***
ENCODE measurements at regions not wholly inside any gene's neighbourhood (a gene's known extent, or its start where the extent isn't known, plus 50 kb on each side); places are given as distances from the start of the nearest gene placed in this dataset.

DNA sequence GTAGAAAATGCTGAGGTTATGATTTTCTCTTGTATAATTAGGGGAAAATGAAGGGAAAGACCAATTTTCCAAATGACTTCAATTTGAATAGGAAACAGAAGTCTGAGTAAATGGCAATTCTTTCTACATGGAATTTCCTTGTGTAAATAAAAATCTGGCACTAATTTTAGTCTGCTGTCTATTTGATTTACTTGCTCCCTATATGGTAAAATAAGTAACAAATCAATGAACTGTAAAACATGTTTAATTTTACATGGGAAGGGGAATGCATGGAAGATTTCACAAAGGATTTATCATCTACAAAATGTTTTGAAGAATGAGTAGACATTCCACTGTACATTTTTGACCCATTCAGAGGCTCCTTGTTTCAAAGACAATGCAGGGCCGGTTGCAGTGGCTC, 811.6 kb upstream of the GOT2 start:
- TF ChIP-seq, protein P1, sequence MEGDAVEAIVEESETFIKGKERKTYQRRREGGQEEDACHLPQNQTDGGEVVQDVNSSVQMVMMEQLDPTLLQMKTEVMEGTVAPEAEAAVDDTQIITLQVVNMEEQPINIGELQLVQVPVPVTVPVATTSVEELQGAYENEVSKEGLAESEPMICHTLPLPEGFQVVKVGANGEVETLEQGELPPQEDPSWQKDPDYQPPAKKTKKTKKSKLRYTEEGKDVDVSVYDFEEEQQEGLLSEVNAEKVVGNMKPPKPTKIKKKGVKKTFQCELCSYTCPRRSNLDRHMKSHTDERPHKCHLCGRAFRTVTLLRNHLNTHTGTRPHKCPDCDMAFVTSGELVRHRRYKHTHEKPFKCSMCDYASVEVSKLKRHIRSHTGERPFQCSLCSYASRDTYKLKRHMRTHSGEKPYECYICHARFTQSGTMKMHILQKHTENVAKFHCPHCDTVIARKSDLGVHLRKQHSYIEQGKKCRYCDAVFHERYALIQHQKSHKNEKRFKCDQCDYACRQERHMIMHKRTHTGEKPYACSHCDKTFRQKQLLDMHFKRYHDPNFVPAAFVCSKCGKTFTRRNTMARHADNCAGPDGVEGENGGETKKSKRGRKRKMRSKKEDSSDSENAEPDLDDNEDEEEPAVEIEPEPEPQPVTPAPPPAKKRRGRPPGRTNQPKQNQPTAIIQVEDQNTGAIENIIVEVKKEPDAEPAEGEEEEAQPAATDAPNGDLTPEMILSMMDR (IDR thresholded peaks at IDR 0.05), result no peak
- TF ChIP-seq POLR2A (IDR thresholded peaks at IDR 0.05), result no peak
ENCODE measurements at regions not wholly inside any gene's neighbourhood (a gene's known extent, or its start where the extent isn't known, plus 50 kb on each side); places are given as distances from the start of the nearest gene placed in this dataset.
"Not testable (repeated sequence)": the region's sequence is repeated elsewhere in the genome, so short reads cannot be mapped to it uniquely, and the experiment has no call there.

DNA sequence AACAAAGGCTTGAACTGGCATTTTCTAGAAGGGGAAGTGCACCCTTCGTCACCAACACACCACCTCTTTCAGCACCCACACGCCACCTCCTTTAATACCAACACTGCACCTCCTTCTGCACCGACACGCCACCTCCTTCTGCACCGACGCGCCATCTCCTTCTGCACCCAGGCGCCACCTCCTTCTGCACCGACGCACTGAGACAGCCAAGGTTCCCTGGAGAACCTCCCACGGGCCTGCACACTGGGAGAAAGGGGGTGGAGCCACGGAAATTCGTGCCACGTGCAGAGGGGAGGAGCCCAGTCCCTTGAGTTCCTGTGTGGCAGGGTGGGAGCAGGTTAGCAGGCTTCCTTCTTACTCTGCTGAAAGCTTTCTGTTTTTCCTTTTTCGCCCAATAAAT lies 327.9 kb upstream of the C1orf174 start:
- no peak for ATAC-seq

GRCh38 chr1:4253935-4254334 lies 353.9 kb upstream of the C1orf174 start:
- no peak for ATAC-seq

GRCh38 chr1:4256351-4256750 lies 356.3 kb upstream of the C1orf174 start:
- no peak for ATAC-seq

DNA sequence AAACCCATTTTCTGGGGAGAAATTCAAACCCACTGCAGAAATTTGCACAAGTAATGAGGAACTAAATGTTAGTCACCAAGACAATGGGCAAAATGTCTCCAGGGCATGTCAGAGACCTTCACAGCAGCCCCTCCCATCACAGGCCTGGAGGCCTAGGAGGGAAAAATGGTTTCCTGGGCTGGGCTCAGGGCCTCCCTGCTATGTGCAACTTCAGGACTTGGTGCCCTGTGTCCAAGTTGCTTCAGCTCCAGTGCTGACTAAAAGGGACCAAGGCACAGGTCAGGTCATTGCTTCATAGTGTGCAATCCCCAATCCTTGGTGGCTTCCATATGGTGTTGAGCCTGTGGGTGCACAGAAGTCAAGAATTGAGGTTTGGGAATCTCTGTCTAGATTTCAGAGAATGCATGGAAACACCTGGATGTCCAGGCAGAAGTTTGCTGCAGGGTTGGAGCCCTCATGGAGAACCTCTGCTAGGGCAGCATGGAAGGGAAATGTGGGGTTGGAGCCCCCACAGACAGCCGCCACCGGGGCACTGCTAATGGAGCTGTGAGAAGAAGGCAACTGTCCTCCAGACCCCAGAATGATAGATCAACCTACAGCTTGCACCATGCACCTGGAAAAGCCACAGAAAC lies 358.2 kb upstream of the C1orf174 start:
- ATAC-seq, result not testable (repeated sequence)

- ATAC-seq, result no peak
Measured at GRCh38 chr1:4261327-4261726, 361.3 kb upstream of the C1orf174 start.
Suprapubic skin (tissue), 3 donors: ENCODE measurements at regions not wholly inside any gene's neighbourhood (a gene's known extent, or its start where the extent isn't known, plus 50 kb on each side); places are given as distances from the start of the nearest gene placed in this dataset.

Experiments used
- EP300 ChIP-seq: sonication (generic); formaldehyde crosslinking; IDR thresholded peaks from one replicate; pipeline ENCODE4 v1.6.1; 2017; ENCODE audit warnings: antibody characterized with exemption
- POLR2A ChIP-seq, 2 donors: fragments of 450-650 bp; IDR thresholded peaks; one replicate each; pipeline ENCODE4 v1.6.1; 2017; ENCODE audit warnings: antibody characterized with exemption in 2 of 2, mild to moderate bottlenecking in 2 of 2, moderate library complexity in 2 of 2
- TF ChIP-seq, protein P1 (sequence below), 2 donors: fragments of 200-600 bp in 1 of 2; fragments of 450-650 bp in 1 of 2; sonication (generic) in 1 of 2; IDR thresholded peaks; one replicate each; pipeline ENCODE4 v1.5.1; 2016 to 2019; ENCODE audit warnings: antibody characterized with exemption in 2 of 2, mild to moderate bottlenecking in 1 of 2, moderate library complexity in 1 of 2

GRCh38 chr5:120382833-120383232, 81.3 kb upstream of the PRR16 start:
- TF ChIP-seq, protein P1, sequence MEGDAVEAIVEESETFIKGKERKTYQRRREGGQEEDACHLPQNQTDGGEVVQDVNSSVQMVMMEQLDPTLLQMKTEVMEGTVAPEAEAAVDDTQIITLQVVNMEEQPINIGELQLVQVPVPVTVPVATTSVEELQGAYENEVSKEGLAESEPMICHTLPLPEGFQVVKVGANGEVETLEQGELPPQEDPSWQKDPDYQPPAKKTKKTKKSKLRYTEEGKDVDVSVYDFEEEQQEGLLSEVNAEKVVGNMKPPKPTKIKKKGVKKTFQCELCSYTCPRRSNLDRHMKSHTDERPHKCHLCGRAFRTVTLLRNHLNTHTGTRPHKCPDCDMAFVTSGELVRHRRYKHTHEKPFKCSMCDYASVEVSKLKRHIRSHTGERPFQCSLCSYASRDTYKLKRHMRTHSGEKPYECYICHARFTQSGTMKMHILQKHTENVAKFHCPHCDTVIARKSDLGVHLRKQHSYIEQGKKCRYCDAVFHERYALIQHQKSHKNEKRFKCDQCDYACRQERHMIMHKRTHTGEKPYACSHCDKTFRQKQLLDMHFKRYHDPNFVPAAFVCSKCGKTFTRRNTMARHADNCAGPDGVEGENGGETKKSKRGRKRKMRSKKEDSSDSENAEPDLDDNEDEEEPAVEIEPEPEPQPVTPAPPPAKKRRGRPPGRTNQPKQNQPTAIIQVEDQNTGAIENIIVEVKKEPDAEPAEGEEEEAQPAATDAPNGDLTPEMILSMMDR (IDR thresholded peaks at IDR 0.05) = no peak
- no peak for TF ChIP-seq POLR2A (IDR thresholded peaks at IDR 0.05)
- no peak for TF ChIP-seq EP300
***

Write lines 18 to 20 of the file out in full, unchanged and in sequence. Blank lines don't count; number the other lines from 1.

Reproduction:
Experiments used
- EP300 ChIP-seq: sonication (generic); formaldehyde crosslinking; IDR thresholded peaks from one replicate; pipeline ENCODE4 v1.6.1; 2017; ENCODE audit warnings: antibody characterized with exemption
- POLR2A ChIP-seq, 2 donors: fragments of 450-650 bp; IDR thresholded peaks; one replicate each; pipeline ENCODE4 v1.6.1; 2017; ENCODE audit warnings: antibody characterized with exemption in 2 of 2, mild to moderate bottlenecking in 2 of 2, moderate library complexity in 2 of 2